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Posted: 9/15/2014 5:20:59 PM EST
Couple of years ago I received a Thule receiver style bike rack from my Dad for Christmas. Didn't try to mount it until the spring of that year to one of our SUV's (Wife's 2010 Suburban, my 2011 Avalanche...both with 2" receiver hitches) and when I went to tighten down the bolt from the truck hitch to the bike rack I noticed I could not get the bolt in more than about 2 to 2.5 turns. Pulled the rack out and noticed what looks like extra welding material on the face of and into the threads of the nut on the inside of the bike hitch. Bolt will only thread so far and I've not tried to force it. Called Thule, they sent us a new one and didn't ask for the old back (guessing shipping costs for would be excessive given how much it weights, said they would send a label).

Fast forward to now. Kids are getting older and wife and I are trying to exercise more. Second bike rack works great, then I remembered the first one still sitting in the garage attic. I'd like to fix this and then I can leave the rack on my truck when I think I can get a ride in vs. planning around wife's availability. What should I do to try to fix this? Try to re thread through the excess welding with tap/die set? Get new nut welded in the base of the rack? Wide open to suggestions. I have not tapped anything since HS shop class nor ever welded, but I'm game to try new things.










Link Posted: 9/15/2014 5:37:14 PM EST
just get a tap and retap the hole. not sure what size that bolt is, but looks like it could be 1/2-13, then again could be metric
Link Posted: 9/15/2014 5:39:14 PM EST
Take a file or die grinder and remove the extra weld then chase the threads with a tap to clean them up. This would be a 10 or 15 minute job if you had the right tools.
Link Posted: 9/15/2014 5:40:57 PM EST
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Originally Posted By wade231:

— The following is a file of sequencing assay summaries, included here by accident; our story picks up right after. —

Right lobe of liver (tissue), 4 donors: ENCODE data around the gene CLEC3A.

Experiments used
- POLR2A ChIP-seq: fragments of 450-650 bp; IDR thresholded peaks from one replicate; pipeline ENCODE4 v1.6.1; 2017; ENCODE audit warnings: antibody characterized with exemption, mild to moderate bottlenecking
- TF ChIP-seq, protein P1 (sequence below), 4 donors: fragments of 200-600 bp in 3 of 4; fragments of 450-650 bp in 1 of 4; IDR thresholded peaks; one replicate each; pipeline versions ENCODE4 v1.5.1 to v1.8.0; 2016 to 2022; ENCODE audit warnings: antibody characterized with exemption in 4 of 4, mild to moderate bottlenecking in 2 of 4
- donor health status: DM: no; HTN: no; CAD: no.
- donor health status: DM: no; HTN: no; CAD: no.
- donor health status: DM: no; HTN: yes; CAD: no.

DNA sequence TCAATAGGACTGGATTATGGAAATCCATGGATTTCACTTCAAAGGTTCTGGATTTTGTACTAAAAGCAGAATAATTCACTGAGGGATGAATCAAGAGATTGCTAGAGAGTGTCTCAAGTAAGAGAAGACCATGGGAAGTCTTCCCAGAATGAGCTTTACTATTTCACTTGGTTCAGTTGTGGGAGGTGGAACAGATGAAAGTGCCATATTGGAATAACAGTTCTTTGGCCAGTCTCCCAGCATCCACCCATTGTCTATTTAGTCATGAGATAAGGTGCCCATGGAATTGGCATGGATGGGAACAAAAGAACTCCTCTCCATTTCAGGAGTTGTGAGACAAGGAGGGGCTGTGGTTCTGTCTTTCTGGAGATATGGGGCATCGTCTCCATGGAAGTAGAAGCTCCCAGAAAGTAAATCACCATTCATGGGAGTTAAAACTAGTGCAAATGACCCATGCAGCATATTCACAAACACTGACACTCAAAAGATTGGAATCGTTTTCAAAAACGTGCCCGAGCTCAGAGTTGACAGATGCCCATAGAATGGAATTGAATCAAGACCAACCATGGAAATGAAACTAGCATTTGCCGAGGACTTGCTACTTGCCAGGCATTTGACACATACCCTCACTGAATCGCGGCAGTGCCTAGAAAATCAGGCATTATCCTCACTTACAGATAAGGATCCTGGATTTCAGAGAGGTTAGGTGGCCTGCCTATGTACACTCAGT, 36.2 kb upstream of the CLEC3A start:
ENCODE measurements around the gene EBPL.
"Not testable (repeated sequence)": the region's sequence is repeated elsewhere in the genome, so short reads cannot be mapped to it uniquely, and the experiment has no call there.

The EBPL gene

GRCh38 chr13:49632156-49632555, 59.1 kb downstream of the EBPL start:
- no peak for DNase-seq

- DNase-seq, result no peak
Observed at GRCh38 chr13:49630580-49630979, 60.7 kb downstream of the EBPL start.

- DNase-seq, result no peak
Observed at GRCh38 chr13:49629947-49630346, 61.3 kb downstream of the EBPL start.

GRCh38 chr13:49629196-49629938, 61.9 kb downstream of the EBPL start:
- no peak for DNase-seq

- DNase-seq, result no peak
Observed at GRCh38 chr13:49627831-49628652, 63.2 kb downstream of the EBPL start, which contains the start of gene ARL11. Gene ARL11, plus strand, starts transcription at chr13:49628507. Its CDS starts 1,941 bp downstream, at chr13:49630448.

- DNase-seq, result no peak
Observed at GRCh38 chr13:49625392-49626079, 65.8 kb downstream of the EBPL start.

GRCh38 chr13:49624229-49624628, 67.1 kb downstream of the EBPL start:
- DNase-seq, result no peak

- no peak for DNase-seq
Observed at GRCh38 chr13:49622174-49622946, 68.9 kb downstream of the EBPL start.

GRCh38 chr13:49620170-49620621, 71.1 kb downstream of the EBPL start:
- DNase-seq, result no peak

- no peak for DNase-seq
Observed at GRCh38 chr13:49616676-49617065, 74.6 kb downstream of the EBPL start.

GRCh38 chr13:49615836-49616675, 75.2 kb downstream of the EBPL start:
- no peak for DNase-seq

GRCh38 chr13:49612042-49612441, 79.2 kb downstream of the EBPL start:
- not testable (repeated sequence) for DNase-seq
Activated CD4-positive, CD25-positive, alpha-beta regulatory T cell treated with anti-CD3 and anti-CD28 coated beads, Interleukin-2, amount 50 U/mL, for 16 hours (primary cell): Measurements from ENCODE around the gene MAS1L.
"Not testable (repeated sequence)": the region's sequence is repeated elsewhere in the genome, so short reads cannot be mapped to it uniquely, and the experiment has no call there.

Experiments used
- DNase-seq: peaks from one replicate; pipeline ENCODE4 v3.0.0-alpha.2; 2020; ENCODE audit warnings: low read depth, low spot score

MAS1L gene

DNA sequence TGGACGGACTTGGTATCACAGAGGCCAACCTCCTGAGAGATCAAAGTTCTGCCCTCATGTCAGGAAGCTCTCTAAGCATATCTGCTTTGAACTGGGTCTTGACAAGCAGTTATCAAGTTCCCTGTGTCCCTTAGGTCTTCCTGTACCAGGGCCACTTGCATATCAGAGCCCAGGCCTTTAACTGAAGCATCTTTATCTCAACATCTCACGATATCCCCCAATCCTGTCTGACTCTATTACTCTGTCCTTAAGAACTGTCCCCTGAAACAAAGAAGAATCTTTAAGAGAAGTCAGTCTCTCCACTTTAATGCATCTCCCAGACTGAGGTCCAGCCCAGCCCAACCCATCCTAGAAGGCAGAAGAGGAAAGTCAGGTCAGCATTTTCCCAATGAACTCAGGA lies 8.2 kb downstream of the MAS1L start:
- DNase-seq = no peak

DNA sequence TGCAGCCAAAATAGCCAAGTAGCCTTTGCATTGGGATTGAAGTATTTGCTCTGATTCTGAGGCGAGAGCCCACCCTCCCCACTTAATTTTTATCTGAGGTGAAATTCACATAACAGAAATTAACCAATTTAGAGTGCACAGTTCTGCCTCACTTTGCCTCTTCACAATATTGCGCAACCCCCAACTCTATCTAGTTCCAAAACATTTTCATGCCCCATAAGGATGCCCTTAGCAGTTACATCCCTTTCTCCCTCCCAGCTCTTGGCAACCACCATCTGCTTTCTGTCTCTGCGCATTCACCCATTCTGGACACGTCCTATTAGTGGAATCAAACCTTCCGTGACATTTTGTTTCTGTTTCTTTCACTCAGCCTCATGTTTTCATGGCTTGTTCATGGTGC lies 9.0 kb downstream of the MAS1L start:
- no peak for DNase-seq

just get a tap and retap the hole. not sure what size that bolt is, but looks like it could be 1/2-13, then again could be metric
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See the bolt in the OPs picture look at the head and see that is says 8.8 that means it is metric
Link Posted: 9/15/2014 5:47:26 PM EST
I'd run a tap through that. Lots of cutting fluid, go slow, and torque is your friend.

Link Posted: 9/15/2014 6:29:32 PM EST
I would return it for new. You may get away with running a tap through there, but it may never be 100% correct.
Link Posted: 9/15/2014 7:01:26 PM EST
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Originally Posted By hunter101:
I would return it for new. You may get away with running a tap through there, but it may never be 100% correct.
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I can tell you didn't read the Op.
Link Posted: 9/15/2014 7:48:54 PM EST
10x1.25 metric tap, plenty of cutting oil, no drama
Link Posted: 9/16/2014 8:10:59 AM EST
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Originally Posted By JosephTurrisi:
Take a file or die grinder and remove the extra weld then chase the threads with a tap to clean them up. This would be a 10 or 15 minute job if you had the right tools.
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This is what I would do. It looks like there is some pretty serious overlap of the weld into the hole. That will make it very difficult to get the tap started straight to chase the threads. I would remove the excess material first and then chase them...
Link Posted: 9/16/2014 8:36:46 AM EST
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Originally Posted By JosephTurrisi:
Take a file or die grinder and remove the extra weld then chase the threads with a tap to clean them up. This would be a 10 or 15 minute job if you had the right tools.
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Can you point me in the right direction to specifically what tools I should get for this?
Link Posted: 9/16/2014 10:22:19 AM EST
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Originally Posted By NukeThemTillTheyGlow:


Can you point me in the right direction to specifically what tools I should get for this?